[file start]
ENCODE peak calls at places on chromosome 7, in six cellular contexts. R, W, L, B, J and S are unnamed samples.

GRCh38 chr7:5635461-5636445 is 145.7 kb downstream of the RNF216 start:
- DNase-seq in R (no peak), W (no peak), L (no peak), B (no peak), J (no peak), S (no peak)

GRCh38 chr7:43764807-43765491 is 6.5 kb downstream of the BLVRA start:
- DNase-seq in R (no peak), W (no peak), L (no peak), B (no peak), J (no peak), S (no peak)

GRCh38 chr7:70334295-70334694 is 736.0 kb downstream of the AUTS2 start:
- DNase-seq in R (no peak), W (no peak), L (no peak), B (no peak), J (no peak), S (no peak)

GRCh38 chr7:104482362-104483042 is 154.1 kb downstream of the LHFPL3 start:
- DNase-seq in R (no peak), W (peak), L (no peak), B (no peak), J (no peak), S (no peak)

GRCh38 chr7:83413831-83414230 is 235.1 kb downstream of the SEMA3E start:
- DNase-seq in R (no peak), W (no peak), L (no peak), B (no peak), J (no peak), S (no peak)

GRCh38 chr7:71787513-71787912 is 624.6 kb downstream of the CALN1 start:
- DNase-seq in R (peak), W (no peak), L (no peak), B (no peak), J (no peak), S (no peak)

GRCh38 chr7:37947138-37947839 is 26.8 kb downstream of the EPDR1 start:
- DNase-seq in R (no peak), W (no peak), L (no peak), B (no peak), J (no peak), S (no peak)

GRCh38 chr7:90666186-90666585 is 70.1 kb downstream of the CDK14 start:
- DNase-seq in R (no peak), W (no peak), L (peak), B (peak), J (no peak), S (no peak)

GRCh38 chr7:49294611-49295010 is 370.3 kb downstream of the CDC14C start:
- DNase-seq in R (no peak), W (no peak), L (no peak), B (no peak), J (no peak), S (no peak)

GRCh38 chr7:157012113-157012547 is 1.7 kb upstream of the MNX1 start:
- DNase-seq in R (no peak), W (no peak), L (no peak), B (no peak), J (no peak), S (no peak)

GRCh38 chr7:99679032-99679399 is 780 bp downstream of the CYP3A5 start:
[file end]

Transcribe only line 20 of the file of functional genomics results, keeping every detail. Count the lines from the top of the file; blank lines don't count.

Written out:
GRCh38 chr7:157012113-157012547 is 1.7 kb upstream of the MNX1 start: